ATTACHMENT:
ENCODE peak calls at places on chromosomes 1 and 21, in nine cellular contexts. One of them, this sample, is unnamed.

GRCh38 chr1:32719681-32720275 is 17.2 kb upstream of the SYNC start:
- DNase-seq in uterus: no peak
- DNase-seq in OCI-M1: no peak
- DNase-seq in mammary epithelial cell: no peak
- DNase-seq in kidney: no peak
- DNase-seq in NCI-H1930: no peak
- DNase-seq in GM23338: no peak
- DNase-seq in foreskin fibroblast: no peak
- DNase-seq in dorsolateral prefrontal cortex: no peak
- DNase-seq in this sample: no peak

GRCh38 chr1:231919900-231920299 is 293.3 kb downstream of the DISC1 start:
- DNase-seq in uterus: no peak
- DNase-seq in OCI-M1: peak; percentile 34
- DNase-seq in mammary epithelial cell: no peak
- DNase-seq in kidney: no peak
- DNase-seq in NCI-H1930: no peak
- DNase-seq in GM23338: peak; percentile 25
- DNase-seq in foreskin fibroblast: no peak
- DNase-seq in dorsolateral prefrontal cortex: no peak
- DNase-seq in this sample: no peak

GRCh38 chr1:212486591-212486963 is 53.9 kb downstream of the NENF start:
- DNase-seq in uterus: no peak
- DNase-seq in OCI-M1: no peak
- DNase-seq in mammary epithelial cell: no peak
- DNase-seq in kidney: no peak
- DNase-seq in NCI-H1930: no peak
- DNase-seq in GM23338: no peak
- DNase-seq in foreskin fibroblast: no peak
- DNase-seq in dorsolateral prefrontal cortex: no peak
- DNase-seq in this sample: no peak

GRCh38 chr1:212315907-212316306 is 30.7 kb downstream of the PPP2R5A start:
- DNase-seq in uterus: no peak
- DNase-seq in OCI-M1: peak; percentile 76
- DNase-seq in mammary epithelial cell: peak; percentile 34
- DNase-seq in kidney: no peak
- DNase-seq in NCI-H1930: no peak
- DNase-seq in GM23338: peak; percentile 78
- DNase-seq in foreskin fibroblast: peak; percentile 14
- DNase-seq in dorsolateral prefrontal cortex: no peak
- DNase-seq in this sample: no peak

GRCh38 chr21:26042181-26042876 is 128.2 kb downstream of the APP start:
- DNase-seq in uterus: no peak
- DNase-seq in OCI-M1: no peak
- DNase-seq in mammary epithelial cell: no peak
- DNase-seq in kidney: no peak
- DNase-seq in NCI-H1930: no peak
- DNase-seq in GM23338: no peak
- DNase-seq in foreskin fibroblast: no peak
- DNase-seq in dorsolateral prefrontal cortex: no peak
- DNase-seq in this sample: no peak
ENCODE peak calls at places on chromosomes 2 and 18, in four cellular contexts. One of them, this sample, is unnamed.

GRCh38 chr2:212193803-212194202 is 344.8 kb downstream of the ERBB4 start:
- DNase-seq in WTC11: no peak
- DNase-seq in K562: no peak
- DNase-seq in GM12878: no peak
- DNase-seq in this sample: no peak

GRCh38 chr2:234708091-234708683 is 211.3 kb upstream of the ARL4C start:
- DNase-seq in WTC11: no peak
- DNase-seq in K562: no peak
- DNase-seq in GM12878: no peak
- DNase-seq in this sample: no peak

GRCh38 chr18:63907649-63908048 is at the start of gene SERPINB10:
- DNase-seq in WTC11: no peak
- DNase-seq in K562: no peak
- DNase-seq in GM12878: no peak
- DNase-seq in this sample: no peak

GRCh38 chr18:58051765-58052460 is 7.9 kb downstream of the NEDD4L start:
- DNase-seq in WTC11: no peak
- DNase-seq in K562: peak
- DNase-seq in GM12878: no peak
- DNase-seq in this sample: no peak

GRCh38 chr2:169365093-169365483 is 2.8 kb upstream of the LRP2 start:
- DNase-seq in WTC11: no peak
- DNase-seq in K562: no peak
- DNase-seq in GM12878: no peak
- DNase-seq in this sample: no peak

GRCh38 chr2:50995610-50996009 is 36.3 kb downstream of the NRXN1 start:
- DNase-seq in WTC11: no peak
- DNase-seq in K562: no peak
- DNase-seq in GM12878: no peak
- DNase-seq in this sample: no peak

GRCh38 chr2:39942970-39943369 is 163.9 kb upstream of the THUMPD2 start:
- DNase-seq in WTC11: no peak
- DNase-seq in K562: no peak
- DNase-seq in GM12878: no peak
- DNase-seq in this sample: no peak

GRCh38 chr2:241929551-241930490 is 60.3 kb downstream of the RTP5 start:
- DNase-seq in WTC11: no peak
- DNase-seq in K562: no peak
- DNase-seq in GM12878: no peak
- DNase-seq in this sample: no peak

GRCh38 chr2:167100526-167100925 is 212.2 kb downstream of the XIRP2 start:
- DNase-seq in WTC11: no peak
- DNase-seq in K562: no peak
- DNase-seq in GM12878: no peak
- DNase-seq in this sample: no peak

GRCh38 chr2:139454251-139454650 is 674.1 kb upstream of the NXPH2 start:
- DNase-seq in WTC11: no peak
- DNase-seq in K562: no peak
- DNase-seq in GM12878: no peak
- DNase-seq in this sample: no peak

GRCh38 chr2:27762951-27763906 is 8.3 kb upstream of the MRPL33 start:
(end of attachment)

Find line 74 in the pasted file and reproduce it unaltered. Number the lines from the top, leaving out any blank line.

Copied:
- DNase-seq in WTC11: no peak